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Varner lost, then found new motivation

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You can follow Dave Doyle on Twitter at @yahoodoyle.

EDMONTON, Alberta – Jamie Varner has never been afraid to express his opinion.

The Arizonan held the WEC lightweight championship for nearly two years. During that time, he created as many headlines with his words outside the cage as he did highlight reels with his fists inside.

Some considered his blunt approach honest and refreshing. Others found him arrogant and off-putting.

But these days, the confident Varner is turning his focus inward. He's no longer the champion, having been submitted by Ben Henderson in January. He knows that fighters have a limited window of time at the top, and he's in his eighth year as a pro in a fast-changing sport.

As Varner steps into the cage against unbeaten Kamal Shamorus in the main event of Sunday's WEC 49 at Rexall Place, he's determined to prove he has matured as a fighter as he prepares for another run at the gold.

"Losing the title was the best thing that ever happened to me," said Varner (18-3, 2 no-contests). "That might sound weird, but Ben really did me a favor by beating me. He forced me to rethink my whole approach."

During Varner's title reign, a three-way rivalry emerged with the then-champion, Henderson, and Donald Cerrone, all of whom were fairly evenly matched. A disputed title defense against Cerrone in Jan. 2009 – Varner won on a technical decision after Cerrone hit him with an illegal knee in the fifth round – led to an ongoing war of words that most assumed would build to a rematch.

But while Varner and Cerrone yapped at one another, Henderson put together a string of victories, first defeating Cerrone via and decision, then claiming Varner's championship. Varner was winning handily on the scorecards on January 10 when Henderson caught Varner in a guillotine out of nowhere in the third round and took Varner's title.

"I made a mistake and I got caught," said Varner. "I won the first two rounds and I could have coasted and played safe and gotten the decision, but I don't want to be an Anderson Silva type of fighter. No disrespect to Anderson but I want to put on an exciting fight for the fans and I wanted to finish the fight. So lost my focus and I got caught and I lost the title."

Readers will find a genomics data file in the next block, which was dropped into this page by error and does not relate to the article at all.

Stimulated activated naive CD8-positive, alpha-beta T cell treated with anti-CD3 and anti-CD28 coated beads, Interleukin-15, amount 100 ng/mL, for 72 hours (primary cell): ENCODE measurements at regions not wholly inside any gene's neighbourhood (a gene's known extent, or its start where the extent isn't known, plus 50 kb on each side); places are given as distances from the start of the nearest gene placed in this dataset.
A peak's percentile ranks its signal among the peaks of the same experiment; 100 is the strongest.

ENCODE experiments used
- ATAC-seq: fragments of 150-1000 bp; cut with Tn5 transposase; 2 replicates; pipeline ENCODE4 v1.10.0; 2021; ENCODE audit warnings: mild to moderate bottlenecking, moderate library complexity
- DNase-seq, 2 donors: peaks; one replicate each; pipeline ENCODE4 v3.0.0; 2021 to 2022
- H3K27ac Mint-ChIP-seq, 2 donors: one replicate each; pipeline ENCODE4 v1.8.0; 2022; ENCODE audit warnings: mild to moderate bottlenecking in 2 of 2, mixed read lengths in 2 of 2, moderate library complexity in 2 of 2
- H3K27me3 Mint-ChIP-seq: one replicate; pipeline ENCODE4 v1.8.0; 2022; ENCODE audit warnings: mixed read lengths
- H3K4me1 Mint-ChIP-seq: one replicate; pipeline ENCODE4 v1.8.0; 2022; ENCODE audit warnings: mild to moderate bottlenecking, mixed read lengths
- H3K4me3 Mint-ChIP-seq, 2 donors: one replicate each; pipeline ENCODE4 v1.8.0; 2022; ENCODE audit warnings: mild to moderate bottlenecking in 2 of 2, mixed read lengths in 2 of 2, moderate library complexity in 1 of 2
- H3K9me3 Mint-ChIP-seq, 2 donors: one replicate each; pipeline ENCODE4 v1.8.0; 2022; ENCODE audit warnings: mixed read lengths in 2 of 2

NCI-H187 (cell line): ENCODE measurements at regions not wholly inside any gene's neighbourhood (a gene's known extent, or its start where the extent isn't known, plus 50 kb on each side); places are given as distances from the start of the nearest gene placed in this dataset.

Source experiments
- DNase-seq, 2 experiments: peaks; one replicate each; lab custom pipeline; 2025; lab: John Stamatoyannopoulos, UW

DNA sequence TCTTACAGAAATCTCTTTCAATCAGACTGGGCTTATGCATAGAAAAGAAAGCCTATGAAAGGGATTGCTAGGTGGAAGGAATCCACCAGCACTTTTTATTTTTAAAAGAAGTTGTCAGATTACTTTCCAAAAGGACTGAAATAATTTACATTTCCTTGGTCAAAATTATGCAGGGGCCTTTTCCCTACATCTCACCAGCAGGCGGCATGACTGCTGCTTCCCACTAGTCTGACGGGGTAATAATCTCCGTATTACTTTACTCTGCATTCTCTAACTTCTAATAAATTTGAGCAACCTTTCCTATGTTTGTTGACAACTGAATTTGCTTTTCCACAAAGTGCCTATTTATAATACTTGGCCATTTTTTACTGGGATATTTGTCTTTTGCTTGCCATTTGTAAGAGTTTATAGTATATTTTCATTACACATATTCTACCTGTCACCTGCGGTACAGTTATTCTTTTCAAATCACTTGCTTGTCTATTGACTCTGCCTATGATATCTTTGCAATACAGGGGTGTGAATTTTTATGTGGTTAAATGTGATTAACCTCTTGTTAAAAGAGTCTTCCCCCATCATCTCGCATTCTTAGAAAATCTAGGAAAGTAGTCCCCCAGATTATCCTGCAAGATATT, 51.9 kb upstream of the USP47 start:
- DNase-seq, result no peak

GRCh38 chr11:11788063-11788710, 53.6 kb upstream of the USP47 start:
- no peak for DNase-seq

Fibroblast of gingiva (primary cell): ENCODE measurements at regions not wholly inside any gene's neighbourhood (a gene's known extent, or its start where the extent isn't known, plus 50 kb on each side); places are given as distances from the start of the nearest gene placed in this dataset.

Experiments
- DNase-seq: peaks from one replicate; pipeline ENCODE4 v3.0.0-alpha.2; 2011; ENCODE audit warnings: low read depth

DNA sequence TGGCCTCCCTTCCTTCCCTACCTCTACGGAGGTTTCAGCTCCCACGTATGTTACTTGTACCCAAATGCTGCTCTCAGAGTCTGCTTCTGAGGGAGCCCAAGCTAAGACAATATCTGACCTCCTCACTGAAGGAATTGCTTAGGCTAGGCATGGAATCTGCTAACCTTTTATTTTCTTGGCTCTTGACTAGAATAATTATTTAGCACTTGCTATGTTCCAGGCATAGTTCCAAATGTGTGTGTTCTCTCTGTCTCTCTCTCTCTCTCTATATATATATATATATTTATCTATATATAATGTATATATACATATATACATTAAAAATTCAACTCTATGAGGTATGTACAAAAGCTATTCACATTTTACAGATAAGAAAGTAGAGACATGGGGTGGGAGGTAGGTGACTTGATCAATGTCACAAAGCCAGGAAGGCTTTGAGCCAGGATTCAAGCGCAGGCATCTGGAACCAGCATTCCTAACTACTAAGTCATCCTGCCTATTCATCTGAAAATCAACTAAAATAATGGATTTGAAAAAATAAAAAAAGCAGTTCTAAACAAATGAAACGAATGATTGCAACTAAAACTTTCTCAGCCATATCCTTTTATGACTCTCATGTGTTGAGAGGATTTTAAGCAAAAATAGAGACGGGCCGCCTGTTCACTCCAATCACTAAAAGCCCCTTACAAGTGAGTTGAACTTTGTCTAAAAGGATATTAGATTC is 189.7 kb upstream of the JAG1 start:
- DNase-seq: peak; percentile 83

Varner was front and center when Henderson defended the title against Cerrone on April 24 in Sacramento, a match Henderson won in short order via submission.

"Here's the thing. Ben winning the title wasn't a fluke," Varner said. "He's legit. Donald Cerrone, I'm done with him. Donald spent all this time looking for a rematch with me, then he went out and he didn't get the job done against Henderson. I'm not going to make the same mistake he made. I've got a tough fight against an underrated guy and I wouldn't even be thinking about Cerrone if I wasn't asked about it."

Varner has made it clear he won't be overlooking his next foe. Shalorus, who grew up in the small Iranian town of Khalkhal near the Russian border and now fights with the American Combat Association camp in Austin, presents Varner with an interesting stylistic challenge. Shalorus is a strong wrestler who has proven he can also get the job done on his feet, with four of his six wins coming through TKO via punches. Varner is former NCAA wrestler at Lock Haven who has turned his fists into his bread and butter.

"I've said it a million times, Kamal is the toughest guy you never heard of," said Varner. "And we're very alike in our skills. He's a much more decorated wrestler. I feel like I'm a much more decorated striker. … I feel like this is my toughest fight just because the styles are so similar. If the people don't know who Kamal is, believe me, they will after our fight on Sunday."

Shalorus (6-0-1), meanwhile, is taking a huge step up into the spotlight, just over two years into his pro creer. He already has a pair of WEC victories under his belt – a first-round stoppage of Will Kerr and a decision over Dave Jansen – but this is his first time headlining a nationally televised event, one receiving a big local push as Edmonton's first major-league MMA event.

"For me, a fight is a fight," said Shalorus. "Mr. Jamie Varner is a great fighter and it is an honor or me to fight with Jamie. I love his style of fight, but I'm super, super ready for this fight and I have so much surprises [ready for] this fight. It is not like I have done anything differently to prepare for the fight."

And if the challenge provided by an underrated Shalorus isn't enough motivation, Varner will have his mother, Lisa, at the fight. Lisa Varner, who has been fighting cervical cancer, is doing well enough to travel to Edmonton for the fight.

"My mom is my rock," Varner said. "I'll tell you what, to do what I do for a living, as a fighter, and have your mother support your career choice the whole way, that's not an everyday thing. So yeah. You can talk about all the other reasons why this fight is important to me, but that's all the motivation I need right there."

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